A survey commissioned by Snom sheds light on whether talk of hybrid workplaces in 2023 is purely hype – and why smartphones are yet to replace desk phones.
In March 2023, independent market research institute Norstat conducted a representative survey on behalf of Snom Technology, the premium brand of IP telephony, on the topic of hybrid working and telecommunications equipment in the home office. 4,822 employees from Germany, France, Italy, Spain and the UK took part in the survey. Respondents were asked about having a desk phone in the office, their satisfaction with it, the degree to which hybrid working is practiced in their organisation and the communication equipment they use within a home working environment.
The IP phone is alive and well!
The expected demise of office telephones as a result of changing work patterns has still not materialised, with 62% of respondents still using an IP phone in the office. By comparison, the number of workplaces equipped with company telephones was 66% in November 2021.
Of those who have an office phone on their desk (3,003 respondents across all five regions), Snom asked how satisfied they were with their wired or cordless IP device. 69% were positive in their response, highlighting the ease of contact it offered them anywhere in the company building (42% in the UK), the variety of functions (26% on average) and the audio quality of the device (8%). However, the survey also reveals that not all IP telephones are made equal: 31% of participants expressed dissatisfaction with their office equipment. 15% complained that they were tied to the desk when using phones, that there was limited functionality (10%) and that the design of their device was old-fashioned (6%).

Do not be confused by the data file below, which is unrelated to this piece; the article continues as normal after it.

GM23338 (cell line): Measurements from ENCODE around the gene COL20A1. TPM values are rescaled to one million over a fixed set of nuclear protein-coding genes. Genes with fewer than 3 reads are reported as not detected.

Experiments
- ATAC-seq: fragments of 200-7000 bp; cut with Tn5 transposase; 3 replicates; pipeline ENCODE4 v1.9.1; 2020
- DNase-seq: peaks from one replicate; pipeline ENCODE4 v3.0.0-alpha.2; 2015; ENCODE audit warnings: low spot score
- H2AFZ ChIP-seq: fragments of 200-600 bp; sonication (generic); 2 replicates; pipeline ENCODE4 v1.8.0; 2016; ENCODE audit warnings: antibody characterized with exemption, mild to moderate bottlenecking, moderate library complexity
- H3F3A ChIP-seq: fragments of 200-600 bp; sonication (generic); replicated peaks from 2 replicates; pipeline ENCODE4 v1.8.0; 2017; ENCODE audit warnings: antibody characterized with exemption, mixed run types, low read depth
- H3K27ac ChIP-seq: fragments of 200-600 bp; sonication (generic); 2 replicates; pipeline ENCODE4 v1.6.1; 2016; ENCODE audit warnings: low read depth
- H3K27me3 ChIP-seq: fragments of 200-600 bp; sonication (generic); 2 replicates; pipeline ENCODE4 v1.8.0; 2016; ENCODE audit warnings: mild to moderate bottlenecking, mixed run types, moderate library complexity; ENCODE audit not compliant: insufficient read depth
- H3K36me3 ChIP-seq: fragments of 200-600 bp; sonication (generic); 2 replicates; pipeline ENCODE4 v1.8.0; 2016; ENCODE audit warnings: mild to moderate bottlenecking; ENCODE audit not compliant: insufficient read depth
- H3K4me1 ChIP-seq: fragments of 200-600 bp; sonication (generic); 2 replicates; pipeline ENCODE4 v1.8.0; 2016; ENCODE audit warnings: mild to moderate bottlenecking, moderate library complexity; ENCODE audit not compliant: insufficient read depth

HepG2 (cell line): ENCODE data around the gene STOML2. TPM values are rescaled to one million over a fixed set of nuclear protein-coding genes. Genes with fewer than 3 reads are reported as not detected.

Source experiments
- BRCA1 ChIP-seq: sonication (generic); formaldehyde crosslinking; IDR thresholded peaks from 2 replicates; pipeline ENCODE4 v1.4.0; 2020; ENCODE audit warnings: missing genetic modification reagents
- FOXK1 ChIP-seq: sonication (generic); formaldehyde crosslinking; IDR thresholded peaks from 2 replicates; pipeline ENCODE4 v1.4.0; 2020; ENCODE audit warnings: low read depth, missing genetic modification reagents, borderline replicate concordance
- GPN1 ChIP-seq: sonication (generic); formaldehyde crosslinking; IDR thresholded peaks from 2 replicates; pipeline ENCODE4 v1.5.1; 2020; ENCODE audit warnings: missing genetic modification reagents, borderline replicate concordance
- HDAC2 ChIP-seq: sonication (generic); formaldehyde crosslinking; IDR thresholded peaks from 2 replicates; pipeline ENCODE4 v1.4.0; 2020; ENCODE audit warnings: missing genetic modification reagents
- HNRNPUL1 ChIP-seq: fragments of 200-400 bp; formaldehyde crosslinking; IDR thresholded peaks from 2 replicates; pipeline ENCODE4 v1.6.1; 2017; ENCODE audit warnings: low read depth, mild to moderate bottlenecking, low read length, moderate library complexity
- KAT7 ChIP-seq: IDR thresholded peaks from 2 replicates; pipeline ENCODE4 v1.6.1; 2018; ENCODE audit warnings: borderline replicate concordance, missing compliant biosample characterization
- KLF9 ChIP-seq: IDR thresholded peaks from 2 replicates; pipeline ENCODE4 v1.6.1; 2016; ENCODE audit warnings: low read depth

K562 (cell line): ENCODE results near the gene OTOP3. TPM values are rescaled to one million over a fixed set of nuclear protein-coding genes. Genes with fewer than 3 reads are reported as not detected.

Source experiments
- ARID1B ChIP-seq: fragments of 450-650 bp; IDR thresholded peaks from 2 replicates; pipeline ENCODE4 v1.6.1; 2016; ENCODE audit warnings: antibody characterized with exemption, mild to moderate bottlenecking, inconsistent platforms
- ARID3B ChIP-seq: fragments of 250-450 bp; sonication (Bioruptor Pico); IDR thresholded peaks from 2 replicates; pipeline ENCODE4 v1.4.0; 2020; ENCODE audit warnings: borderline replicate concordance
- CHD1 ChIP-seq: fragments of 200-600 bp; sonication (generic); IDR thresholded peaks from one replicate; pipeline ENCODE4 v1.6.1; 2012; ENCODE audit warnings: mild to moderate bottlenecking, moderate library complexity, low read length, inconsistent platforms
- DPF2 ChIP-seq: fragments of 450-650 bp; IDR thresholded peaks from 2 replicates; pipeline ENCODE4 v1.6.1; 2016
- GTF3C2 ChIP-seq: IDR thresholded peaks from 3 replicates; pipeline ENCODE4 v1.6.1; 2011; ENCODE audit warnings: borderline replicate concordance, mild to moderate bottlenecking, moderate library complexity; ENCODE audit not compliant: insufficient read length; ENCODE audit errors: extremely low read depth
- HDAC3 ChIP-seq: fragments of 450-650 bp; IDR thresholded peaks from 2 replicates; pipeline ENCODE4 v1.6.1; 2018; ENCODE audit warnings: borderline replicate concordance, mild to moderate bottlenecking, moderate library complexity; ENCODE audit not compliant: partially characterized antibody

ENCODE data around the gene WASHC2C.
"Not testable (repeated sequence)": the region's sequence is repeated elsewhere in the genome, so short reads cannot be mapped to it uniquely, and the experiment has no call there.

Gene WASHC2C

Hybrid workers using company devices
The development of new working models is one of the biggest trends to impact the B2B environment in recent years. Respondents were therefore asked about their personal experience with hybrid working. However, the gulf between presumptions about hybrid working and actual working practice has proven to be quite profound. The study shows that the proportion of employees who actually engage in hybrid working is significantly lower than expected.
Of the 3,003 respondents with office telephones in the five regions, only four out of ten make use of more flexible working models such as home or hybrid working. Leading the way is the UK (with 56% describing themselves as "hybrid workers") and Spain (50%).
When asked about telephony equipment in the home office, 81% of respondents with a flexible working model (1,295) felt satisfied with their equipment for business calls conducted from home. In the UK, this proportion rises to 82%. More than three-quarters of respondents said they were using a smartphone sporadically for business calls at home - with Spain being the exception, where 42% of respondents use smartphones for all or half of their communications. Germany has the lowest proportion of smartphone users for business purposes (66% of respondents). Spain (87%), followed by Italy (83%), the UK (80%) and France (71%) have significantly more.
The figures for headset usage are similar in all regions. Overall, 68% of respondents use headphones when making business calls and usually use them for half the working week.
The survey responses regarding telecommunications equipment and its use in the home office shows that companies are more willing to accept this change than their employees. In terms of equipment, the regions have one thing in common. Whether smartphones or headsets, both are company-owned devices among almost two-thirds of hybrid workers. The survey also confirms that UK businesses are providing equipment for the home office. 63% of UK respondents said their smartphones are owned by the company, while this rises to 72% for headsets.
“Gathering insight about how users are engaging with telecommunications equipment – both in the office and at home –are of great value to us," comments Fabio Albanini, Head of International Sales at Snom. "This data can be used to clearly determine whether a particular product strategy is aligned with end-user practice and expectations, and to precisely pinpoint whether a trend has the potential to change thinking over the short term.“
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